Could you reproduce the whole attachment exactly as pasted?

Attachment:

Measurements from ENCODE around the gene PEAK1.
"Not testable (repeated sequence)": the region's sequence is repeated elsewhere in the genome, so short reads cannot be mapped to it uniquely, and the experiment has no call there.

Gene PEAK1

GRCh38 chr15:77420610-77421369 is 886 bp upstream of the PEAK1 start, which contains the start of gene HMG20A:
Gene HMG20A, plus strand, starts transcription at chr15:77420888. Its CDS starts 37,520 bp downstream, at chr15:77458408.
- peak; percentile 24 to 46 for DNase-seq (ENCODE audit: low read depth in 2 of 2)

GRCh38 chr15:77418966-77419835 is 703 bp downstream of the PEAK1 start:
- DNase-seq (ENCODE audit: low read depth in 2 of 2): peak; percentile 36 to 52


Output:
Measurements from ENCODE around the gene PEAK1.
"Not testable (repeated sequence)": the region's sequence is repeated elsewhere in the genome, so short reads cannot be mapped to it uniquely, and the experiment has no call there.

Gene PEAK1

GRCh38 chr15:77420610-77421369 is 886 bp upstream of the PEAK1 start, which contains the start of gene HMG20A:
Gene HMG20A, plus strand, starts transcription at chr15:77420888. Its CDS starts 37,520 bp downstream, at chr15:77458408.
- peak; percentile 24 to 46 for DNase-seq (ENCODE audit: low read depth in 2 of 2)

GRCh38 chr15:77418966-77419835 is 703 bp downstream of the PEAK1 start:
- DNase-seq (ENCODE audit: low read depth in 2 of 2): peak; percentile 36 to 52